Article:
Sherlock Holmes and the Remaining Improbable by Susanne M. Dutton
The game is not afoot. The Better-Every-Day world of 1895 is gone, even hard to recall as WWI ends. From his rural cottage, Sherlock Holmes no longer provokes Scotland Yard’s envy or his landlady’s impatience, but neither is he content with the study of bees…
The game is not afoot. The Better-Every-Day world of 1895 is gone, even hard to recall as WWI ends. From his rural home, Holmes no longer provokes Scotland Yard’s envy or his landlady’s impatience, but neither is he content with the study of bees. August 1920 finds him filling out entry papers at a nearly defunct psychiatric clinic on the Normandy coast. England’s new Dangerous Drugs Act declares his cocaine use illegal and he aims to quit entirely. Confronted by a question as to his “treatment goal,” Holmes hesitates, aware that his real goal far exceeds the capacity of any clinic. His scribbled response, “no more solutions, but one true resolution,” seems more a vow than a goal to his psychiatrist, Pierre Joubert. The doctor is right. Like a tiny explosion unaccountably shifting a far-reaching landscape, the simple words churn desperate action and interlocking mystery into the lives of Holmes’ friends and enemies both.
With access to Joubert’s medical notes, the reader learns more of Le Dieppe Clinique et Sanatorium and its addictions program.In his first session, Holmes recounts his earliest drug experiences, the coca leaf tea applied to his teething pains and the popular Godfrey’s Cordial and Mrs. Winslow’s Child Preservative, with their opium and morphine ingredients. He admits that on entering Christ Church College, Oxford, his access to cocaine widened as his reliance deepened. Later, the needle might nestle in its Morocco case for long periods during challenging investigations, but that case and its contents remained nearby. As he once famously asserted to Watson, the drug lifted him out of the intolerable “stagnating routines” of life. He can’t recall when the lines blurred, when life itself became the thing from which he craved lifting.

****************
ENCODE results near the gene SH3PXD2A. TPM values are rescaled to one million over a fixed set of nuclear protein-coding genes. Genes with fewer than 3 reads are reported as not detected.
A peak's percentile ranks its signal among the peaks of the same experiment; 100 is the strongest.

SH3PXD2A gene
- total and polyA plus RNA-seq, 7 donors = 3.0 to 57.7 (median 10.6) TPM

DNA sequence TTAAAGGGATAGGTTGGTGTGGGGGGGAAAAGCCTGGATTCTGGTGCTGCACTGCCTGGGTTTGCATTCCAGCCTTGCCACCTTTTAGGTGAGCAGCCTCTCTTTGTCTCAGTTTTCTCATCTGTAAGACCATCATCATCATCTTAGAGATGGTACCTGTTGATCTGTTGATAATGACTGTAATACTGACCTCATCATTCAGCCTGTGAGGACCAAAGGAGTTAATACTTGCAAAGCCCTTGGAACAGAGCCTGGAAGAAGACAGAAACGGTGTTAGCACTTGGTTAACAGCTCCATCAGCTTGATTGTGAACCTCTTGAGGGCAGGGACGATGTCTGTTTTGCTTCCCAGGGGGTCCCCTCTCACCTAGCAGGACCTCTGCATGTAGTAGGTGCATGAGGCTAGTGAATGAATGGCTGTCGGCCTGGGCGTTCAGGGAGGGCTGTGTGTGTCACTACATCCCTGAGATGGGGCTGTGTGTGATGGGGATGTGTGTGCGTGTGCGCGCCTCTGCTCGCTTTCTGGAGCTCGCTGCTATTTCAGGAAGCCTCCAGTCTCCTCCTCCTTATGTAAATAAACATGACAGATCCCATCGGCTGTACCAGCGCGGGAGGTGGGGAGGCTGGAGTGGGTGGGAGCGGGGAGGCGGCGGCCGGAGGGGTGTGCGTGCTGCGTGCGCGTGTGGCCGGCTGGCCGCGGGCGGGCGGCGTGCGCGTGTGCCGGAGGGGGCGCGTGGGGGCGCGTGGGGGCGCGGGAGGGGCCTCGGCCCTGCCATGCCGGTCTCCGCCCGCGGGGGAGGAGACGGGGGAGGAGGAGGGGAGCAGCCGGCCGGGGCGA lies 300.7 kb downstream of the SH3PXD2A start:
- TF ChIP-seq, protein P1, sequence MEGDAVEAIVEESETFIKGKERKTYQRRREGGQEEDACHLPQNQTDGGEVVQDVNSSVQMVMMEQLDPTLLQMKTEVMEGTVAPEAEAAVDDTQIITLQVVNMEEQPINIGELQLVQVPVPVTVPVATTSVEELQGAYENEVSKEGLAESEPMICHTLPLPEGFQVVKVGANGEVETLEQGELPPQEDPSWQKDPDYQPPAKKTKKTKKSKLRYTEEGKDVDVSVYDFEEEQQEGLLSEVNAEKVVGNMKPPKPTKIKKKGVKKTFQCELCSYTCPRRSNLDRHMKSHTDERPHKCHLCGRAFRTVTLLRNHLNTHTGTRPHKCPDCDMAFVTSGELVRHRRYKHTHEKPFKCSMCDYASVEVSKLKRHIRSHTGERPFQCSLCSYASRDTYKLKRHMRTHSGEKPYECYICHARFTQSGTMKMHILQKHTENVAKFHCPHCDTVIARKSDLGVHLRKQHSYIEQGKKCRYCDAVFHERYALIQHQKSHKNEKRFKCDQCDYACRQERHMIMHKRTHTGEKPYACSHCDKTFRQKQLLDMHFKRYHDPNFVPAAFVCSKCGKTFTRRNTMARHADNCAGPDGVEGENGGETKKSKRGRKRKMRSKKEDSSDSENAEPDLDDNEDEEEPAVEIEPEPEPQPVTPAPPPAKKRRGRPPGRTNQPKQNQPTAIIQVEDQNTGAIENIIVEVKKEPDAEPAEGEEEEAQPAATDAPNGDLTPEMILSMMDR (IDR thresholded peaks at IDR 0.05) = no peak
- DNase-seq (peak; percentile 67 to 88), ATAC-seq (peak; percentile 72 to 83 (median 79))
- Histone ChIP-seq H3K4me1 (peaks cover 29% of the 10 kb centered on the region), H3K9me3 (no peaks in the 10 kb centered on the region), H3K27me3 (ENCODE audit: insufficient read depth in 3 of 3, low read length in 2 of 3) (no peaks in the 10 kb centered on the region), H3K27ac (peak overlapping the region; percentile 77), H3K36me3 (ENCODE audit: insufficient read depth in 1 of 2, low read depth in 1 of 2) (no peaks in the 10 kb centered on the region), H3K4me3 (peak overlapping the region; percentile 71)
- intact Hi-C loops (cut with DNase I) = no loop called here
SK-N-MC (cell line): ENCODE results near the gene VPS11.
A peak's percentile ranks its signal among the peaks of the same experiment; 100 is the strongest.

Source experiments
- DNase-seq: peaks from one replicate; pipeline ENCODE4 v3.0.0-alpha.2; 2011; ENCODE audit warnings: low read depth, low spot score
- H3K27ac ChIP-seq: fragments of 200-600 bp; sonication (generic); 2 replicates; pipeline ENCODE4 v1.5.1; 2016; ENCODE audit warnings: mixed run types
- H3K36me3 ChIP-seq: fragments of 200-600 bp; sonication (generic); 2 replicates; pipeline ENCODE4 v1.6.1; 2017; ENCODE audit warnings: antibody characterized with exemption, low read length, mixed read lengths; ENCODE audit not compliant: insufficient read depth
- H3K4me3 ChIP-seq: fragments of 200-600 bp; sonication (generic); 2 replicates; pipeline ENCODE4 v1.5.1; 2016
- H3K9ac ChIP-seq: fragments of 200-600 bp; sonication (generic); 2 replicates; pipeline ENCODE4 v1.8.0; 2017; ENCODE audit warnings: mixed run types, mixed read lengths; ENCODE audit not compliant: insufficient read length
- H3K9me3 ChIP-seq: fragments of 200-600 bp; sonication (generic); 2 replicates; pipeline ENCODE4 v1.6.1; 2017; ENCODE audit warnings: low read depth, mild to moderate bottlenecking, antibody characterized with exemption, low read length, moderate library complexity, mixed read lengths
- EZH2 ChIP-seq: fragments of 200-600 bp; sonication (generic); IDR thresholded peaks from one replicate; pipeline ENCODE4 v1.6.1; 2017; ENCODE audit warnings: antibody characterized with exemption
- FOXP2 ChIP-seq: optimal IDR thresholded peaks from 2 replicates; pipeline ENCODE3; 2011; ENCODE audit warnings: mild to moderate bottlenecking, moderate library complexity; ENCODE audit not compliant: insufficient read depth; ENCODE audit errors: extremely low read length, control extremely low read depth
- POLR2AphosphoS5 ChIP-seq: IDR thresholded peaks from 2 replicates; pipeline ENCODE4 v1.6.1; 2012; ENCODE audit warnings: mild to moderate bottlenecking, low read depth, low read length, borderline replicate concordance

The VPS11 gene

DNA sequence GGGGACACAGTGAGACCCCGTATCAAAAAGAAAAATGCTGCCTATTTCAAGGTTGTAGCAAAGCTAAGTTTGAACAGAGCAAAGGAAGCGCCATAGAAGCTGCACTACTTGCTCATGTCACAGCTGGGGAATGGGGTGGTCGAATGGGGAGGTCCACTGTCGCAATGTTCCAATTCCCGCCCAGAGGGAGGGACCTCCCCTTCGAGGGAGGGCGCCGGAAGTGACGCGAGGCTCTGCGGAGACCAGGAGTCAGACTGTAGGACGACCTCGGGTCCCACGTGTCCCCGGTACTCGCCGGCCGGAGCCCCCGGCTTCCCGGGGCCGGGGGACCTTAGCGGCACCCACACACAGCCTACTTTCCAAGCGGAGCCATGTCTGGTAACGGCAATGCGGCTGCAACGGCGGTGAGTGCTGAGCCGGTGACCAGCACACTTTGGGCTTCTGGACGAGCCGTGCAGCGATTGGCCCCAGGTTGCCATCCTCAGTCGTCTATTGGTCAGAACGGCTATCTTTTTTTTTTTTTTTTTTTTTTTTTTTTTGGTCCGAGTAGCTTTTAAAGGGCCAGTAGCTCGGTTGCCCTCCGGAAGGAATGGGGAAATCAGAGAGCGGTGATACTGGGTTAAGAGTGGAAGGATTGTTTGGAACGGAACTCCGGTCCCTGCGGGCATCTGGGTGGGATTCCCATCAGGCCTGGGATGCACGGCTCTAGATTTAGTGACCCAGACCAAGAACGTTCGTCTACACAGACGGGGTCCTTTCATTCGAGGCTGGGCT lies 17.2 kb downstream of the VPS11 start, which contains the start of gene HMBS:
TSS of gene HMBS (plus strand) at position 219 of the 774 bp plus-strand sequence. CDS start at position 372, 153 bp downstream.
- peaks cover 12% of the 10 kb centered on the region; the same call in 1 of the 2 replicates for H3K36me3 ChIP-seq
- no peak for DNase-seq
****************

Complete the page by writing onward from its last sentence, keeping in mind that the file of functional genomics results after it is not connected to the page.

Though Joubert has long admired the famous detective and even imagines himself as a detective, Holmes proves an irascible patient. He diagnoses his doctor’s ailments and denies his professional assumptions. He demands quieter rooms, claims that clinic meals cramp him and rejects group therapy outright. No wonder the patient count dwindles, Holmes complains. His doctor is satisfied, however. Signs are good. It’s all part of a necessary adjustment. Holmes walks in the countryside—albeit after dark—and a fierce game of singles tennis seems to break the awful tedium that gnaws at him. Though he jokes that he can cheat the new Word Association test, he agrees to try it, intrigued by its potential for criminal investigation. Hypnosis fascinates Holmes as well, until in one trance he regresses beyond vivid boyhood memories of his father’s French art collection to an ancestor’s disturbing experience in the French Revolution. Joubert adamantly counsels that these images are not history, only unique creations of the psyche. Perhaps they can put this exploration off until later? Holmes shakes his head, “Not today, or any day.”
Five weeks into his treatment, the detective’s eyesight weakens. His weight drops. A wheeled chair and an orderly prove necessary. Sleep eludes him, replaced by ominous hallucinations. Then his personal belongings go missing and reappear, strangely altered. Two of these tricks strike Holmes as childish, but the last seems a real threat and not as in the past, to his vocation or his life. This is deeply personal, darker and more disquieting. Has he such an enemy in Dieppe? In spite of his determination to overcome his addiction, he knows that, as a patient here, he is vulnerable as never before. Must he leave? Surely not, at least not without the data he needs to form a deduction. Finally, the clinic offers something Sherlock Holmes cannot resist. He will stay on–for the mystery.
Not long afterward, John Watson opens a late afternoon telegram originating in Eastbourne and directed to his London surgery.
Most deeply cherished friend John. The game is afoot. Please take the Brighton Line from Victoria to Eastbourne at ten in the morning. Revolver unnecessary. Sherlock Holmes
The message gratifies Watson. Obviously, Holmes has completed his treatment in Normandy and misses their old life together as much as he. His anticipation for another case builds as he falls back into the mode of being not just Doctor Watson, but “Watson, Confederate and Chronicler.” A hurried leave of absence is not impossible, he reasons. He has reduced his office hours and watched as his patients cooperate to an unflattering extent, transferring their loyalties to his younger partner.
So it happens that Watson, after a number of years, entrains once more for Eastbourne and finds himself caught up in the most unique and outrageous Holmes adventure no one will ever hear about.
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